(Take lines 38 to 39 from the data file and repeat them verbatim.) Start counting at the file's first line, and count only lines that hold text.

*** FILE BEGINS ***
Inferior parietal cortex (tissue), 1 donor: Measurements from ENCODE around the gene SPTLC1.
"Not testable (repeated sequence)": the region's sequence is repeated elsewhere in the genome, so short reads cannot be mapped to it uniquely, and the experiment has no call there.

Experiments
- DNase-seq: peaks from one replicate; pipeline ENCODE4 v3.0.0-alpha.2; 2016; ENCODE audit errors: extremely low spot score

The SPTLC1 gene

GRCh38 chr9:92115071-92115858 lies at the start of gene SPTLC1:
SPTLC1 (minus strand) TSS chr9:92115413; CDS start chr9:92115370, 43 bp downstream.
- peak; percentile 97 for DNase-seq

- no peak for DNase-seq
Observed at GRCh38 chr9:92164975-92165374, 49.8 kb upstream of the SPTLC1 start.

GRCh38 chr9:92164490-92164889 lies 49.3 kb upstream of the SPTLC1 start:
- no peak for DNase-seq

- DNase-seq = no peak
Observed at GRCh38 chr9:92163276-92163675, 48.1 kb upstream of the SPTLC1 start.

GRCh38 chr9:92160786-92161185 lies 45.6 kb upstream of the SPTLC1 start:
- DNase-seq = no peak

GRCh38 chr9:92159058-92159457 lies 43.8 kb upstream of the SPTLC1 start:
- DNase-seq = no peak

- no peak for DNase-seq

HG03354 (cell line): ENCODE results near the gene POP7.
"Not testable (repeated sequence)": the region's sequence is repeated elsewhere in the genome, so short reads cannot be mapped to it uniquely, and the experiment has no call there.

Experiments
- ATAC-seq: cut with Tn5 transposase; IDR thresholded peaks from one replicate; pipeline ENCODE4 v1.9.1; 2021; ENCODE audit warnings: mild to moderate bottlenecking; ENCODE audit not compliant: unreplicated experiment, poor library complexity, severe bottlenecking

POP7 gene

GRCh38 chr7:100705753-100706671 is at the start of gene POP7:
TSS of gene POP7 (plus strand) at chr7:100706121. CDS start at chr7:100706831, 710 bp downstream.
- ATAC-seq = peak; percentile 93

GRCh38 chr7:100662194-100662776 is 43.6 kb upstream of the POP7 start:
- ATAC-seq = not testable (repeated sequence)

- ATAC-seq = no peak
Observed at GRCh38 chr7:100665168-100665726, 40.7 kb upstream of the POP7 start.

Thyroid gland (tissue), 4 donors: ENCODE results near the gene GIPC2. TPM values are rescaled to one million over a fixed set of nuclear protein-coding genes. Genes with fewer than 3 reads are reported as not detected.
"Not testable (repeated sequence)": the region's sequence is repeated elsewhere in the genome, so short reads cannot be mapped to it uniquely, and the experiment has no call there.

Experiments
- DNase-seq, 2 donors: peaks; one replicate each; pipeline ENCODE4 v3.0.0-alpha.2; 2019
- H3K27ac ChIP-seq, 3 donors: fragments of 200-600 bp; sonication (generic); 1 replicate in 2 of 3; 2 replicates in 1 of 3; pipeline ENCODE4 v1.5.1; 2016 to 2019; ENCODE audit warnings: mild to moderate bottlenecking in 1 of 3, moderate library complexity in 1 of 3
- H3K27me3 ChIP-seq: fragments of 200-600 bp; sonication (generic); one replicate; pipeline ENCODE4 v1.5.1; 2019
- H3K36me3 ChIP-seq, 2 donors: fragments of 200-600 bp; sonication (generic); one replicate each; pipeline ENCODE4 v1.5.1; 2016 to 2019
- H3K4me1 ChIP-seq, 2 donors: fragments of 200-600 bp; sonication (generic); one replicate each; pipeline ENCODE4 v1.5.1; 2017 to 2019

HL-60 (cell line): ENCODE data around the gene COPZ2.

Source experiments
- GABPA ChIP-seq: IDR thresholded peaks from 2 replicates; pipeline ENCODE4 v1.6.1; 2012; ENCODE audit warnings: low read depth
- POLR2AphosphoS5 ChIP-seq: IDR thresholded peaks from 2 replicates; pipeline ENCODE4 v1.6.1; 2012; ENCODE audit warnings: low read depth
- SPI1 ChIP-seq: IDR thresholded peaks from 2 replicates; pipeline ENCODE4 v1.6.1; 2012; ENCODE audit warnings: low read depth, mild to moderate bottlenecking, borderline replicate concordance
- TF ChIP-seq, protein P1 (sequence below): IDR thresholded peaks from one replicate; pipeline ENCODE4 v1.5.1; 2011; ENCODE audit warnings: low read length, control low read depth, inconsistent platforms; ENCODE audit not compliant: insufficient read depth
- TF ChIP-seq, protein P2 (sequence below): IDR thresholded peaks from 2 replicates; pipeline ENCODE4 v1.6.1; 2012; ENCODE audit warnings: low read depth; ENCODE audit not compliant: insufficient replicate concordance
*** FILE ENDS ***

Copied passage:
- H3K36me3 ChIP-seq, 2 donors: fragments of 200-600 bp; sonication (generic); one replicate each; pipeline ENCODE4 v1.5.1; 2016 to 2019
- H3K4me1 ChIP-seq, 2 donors: fragments of 200-600 bp; sonication (generic); one replicate each; pipeline ENCODE4 v1.5.1; 2017 to 2019